This post is in response to interest that has been shown to me by friends, family and even a Lutheran pastor, whose 1st Sunday after Christmas sermon I was blessed to hear while on holiday in South Australia. Rather than write separate emails to all, I am writing my reflections (partial and incomplete at this point) here, and will be directing them to it. You also, dear Reader, will thus also have the benefit thereof.
My Lutheran pastor friend, in his sermon, expressed the conviction that Islam was a “counterfeit” copy of the Christian religion – that many of its component elements had the look of authenticity about them – even very convincing authenticity – but that the whole was nevertheless worthless on account of the fact that it was a copy of the Truth, a fake.
This, those who know me will not be surprised to learn, is not my opinion. I believe that there is much that is valuable in the Muslim religion, the principle being that which the Second Vatican Council of the Catholic Church itself acknowledged 50 years ago this year:
They adore the one God, living and subsisting in himself; merciful and all-powerful, the Creator of heaven and earth, who has spoken to men; they take pains to submit wholeheartedly to even his inscrutable decrees, just as Abraham, with whom the faith of Islam takes pleasure in linking itself, submitted to God. Though they do not acknowledge Jesus as God, they revere him as a prophet. They also honour Mary, his virgin Mother; at times they even cal on her with devotion. In addition, they await the day of judgement when God will render their deserts to all those who have been raised up from the dead. Finally, they value the moral life and worship God especially through prayer, almsgiving and fasting. (Nostra Aetate, 3)
Apart from the bit about “they do not acknowledge Jesus as God”, there is nothing this which is not most praiseworthy. (I do note, with a wry smile, that the translator of the above quotation, taken from the Vatican website, seems to have missed the double meaning of the English word “deserts”). Which leads me to think that “counterfeit” and “worthless” are not fair or honest terms that should be used of the Muslim religion (good Lutherans should recall Martin Luther’s explanation of the 8th Commandment and realise that “neighbour” applies to Muslims as well!). Is there a better term that could be used? A term which stops short of affirming that the Islamic religion – as a whole and in all its parts – is true (for such an affirmation could only be made by a Muslim), and yet nevertheless does not consign all Muslim beliefs to the dustbin as worthless, nor ascribe to Muslims themselves any devious or malicious intention of deception?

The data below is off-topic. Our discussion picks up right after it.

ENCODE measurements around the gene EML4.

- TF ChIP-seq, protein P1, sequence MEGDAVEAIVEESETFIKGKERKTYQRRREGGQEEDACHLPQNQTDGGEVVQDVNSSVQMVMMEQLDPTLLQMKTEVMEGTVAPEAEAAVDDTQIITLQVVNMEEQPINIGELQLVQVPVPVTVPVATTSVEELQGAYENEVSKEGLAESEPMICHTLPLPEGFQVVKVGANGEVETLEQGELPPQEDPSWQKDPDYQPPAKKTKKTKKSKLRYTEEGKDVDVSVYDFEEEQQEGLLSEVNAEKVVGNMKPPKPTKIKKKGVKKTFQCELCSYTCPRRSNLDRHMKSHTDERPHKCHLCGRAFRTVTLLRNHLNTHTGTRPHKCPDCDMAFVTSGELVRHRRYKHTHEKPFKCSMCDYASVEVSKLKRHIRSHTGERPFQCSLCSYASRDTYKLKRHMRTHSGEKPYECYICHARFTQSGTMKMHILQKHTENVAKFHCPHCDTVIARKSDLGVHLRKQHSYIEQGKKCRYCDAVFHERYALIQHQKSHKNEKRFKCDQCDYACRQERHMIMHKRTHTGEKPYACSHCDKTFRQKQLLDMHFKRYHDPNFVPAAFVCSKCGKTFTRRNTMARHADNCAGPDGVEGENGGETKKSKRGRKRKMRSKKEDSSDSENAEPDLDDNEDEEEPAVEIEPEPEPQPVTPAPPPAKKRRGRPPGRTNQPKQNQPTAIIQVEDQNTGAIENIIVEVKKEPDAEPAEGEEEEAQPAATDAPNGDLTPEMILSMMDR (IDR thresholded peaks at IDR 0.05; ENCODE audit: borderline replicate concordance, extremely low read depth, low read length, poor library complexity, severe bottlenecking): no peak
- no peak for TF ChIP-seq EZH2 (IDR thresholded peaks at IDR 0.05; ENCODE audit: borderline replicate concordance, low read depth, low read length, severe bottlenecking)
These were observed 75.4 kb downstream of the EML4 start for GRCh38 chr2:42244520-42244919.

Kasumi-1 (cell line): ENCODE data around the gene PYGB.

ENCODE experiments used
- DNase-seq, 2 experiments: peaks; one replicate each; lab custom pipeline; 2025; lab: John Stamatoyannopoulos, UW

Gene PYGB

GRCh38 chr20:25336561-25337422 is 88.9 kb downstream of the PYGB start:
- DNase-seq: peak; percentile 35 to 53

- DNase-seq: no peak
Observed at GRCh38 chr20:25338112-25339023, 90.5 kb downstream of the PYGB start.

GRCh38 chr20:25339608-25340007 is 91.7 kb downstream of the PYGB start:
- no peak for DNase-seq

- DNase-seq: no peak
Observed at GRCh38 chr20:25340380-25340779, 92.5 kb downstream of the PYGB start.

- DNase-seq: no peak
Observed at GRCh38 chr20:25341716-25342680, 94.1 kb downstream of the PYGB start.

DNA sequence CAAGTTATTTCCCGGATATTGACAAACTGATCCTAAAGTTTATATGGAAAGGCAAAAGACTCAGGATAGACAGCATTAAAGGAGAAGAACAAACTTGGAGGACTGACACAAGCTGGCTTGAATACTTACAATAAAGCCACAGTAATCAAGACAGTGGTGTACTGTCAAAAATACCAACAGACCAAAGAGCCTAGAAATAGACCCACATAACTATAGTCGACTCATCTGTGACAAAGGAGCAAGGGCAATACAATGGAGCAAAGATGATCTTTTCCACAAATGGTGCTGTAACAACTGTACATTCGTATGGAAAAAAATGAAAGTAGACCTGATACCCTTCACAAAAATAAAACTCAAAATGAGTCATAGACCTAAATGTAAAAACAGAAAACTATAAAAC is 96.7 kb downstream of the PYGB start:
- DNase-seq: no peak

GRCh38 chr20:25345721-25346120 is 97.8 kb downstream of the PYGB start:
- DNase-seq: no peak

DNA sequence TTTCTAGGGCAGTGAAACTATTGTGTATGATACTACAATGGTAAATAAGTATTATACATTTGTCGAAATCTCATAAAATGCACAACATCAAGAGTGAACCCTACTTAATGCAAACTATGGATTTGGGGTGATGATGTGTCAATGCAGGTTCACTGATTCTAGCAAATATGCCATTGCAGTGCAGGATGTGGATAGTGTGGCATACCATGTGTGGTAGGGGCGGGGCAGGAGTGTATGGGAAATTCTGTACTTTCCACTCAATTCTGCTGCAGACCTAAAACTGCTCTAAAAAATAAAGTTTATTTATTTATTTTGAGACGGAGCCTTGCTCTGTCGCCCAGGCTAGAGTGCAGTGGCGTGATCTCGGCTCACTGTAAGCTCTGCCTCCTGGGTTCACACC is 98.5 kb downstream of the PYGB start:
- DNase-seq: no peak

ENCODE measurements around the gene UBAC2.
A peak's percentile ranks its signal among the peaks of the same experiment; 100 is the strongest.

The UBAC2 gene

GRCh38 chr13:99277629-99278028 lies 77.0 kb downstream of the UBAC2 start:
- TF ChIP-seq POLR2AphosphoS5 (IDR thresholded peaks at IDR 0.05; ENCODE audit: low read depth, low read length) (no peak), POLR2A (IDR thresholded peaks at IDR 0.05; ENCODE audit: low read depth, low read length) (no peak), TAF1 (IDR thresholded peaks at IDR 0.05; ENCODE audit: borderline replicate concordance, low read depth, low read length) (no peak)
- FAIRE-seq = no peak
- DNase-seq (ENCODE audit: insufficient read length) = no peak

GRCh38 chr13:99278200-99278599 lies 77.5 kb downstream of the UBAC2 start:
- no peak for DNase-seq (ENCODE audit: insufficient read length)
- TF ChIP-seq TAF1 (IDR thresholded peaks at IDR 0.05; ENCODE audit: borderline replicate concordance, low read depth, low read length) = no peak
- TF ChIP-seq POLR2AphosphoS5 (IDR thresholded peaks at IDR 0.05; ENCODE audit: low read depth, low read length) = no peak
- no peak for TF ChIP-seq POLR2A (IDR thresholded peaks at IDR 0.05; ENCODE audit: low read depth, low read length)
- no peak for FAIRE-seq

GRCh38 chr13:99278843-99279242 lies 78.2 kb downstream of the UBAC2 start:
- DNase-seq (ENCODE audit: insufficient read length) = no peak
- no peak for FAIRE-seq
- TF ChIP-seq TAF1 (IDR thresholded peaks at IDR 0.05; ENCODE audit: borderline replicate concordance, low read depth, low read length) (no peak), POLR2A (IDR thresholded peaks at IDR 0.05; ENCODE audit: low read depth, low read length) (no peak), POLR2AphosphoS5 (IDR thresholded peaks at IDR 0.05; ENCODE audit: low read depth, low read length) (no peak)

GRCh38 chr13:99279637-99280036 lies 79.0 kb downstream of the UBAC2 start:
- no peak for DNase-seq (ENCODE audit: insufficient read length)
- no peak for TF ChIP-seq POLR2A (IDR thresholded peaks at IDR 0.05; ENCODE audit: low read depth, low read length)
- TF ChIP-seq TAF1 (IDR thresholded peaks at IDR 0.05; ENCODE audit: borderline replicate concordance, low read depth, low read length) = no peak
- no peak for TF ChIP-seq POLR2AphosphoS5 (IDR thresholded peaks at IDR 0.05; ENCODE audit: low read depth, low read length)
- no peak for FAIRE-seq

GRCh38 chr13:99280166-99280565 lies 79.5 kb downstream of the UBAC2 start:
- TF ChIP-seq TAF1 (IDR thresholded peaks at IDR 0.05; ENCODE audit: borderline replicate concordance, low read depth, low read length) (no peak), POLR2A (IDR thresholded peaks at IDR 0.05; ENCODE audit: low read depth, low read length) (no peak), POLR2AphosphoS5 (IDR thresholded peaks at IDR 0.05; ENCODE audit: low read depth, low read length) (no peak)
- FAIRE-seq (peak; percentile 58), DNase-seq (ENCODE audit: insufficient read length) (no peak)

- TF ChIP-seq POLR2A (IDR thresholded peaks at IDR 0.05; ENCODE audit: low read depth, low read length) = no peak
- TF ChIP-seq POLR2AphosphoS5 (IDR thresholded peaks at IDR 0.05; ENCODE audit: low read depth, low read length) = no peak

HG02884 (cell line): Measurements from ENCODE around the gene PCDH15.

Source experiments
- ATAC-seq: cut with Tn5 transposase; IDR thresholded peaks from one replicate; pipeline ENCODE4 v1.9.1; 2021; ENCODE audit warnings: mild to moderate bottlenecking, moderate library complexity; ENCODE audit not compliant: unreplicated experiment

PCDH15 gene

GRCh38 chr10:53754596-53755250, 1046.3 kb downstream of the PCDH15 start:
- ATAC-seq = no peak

To continue the image of a work of art suggested by the Lutheran preacher, I will suggest another term: “restoration”. This is what I mean: It is my understanding that the earliest Muslims truly believed their faith to be the authentic “restoration” of the previously oft revealed and oft forgotten (or, at least, oft corrupted) religion of the worship of the “One God… merciful and all-powerful, the Creator of heaven and earth”. Their claim was, after all, that this One God had revealed himself through a succession of prophets since the time of Adam, including Moses and Jesus. The problem was that those who had received these revelation had failed to properly transmit it. Hence, the whole Muslim program was the “restoration” of this primal monotheistic religion. The original was corrupted and in need of restoration – according to the very pattern of the original. Thus, rather than an attempt to pass off a “counterfeit” religion as the real one, a more charitable and objective view of the original intention of Islam would be to see it as an attempt to “restore” what its adherents honestly viewed as corrupted.
However, to decide this issue, whether Islam is a “counterfeit”, a “restoration” or even, indeed, “the original” monotheism, one must surely use the same method that one would when seeking to ascertain whether a work of art is “original”, “counterfeit” or a “restoration”, ie. one must look to the question of its origins. And hence, ever since I began to work in interfaith relations, and in particular in Muslim/Catholic dialogue, I have attempted to understand the origins of Islam itself. In one of my first dialogues with a Muslim, I recall asking him to recommend a book to help me understand the origins of his religion.